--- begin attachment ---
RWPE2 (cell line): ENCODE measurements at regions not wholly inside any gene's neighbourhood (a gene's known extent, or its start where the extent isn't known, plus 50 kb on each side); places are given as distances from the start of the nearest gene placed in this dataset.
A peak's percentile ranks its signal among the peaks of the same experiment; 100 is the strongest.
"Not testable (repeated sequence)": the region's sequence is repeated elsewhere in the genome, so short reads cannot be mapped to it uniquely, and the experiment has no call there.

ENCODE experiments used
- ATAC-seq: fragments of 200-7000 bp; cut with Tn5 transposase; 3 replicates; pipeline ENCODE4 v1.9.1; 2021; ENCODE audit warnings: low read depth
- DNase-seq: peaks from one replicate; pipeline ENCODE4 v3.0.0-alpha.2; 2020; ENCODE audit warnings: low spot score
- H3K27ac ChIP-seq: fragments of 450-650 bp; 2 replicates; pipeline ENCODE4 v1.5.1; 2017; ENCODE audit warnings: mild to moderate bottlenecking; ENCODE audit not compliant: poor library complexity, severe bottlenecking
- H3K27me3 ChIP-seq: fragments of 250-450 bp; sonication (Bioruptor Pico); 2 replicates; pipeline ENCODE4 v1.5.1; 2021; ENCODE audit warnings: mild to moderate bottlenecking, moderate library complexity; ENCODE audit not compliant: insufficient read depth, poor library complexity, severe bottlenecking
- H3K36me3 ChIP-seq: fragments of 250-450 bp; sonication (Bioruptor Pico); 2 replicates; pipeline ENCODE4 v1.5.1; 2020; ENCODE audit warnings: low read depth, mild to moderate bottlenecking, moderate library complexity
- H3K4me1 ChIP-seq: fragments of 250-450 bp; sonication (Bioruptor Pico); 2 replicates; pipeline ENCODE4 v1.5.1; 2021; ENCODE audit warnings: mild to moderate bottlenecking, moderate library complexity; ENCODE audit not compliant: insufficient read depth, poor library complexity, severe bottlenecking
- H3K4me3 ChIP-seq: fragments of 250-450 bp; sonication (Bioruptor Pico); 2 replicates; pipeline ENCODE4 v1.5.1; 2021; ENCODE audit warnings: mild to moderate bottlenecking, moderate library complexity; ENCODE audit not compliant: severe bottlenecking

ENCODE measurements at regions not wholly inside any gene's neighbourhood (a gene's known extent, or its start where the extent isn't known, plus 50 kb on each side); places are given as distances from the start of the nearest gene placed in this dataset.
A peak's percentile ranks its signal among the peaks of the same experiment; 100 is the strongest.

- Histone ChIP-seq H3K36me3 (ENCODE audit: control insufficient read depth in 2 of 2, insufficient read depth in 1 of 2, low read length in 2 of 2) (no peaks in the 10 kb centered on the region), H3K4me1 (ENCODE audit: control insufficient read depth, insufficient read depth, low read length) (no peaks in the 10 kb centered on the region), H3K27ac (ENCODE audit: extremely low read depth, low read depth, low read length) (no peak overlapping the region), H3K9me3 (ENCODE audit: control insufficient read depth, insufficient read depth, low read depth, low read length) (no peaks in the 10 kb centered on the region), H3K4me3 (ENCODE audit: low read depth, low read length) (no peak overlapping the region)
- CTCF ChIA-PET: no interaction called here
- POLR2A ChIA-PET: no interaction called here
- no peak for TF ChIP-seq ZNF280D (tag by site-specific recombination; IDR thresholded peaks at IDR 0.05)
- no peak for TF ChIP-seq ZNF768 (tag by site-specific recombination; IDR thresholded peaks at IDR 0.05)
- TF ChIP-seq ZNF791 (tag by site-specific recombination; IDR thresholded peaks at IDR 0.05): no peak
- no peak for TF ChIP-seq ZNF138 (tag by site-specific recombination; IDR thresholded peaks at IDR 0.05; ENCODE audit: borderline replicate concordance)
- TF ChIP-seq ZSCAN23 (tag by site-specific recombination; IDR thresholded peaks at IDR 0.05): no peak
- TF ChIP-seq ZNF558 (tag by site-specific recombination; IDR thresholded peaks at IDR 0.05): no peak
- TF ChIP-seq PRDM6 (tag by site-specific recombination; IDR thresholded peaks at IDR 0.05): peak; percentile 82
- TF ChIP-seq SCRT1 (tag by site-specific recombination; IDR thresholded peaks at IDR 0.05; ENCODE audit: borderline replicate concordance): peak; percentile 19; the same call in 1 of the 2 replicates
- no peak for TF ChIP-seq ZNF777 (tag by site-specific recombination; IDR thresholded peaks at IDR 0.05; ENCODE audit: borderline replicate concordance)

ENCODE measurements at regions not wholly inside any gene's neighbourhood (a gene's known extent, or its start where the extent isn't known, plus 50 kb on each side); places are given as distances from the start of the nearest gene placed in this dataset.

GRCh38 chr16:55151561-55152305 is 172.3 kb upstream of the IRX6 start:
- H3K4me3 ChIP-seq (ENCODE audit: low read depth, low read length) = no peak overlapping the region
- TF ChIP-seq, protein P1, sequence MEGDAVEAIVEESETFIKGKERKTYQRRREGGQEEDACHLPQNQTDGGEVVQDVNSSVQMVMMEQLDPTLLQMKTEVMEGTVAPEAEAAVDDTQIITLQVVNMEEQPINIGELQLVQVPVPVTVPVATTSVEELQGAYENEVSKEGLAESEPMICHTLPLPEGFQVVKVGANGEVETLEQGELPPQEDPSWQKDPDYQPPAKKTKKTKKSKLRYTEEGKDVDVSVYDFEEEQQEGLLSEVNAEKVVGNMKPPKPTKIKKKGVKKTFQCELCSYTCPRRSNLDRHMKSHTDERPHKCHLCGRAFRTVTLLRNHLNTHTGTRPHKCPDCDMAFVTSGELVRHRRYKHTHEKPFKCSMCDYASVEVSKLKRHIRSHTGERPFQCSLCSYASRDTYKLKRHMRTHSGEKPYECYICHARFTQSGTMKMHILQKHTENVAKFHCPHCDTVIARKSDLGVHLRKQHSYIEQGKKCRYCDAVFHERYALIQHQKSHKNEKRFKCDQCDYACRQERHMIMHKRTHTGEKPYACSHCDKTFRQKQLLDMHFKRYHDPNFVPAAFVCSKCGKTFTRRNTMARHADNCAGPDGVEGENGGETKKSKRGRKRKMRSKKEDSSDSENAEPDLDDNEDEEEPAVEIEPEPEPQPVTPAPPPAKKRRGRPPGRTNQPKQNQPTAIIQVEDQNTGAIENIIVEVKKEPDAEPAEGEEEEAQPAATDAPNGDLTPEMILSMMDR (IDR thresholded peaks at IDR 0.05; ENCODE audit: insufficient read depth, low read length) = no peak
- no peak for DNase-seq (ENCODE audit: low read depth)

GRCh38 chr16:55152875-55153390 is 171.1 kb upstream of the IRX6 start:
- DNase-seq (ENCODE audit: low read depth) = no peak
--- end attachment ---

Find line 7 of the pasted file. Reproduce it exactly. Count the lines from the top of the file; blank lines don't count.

- H3K27ac ChIP-seq: fragments of 450-650 bp; 2 replicates; pipeline ENCODE4 v1.5.1; 2017; ENCODE audit warnings: mild to moderate bottlenecking; ENCODE audit not compliant: poor library complexity, severe bottlenecking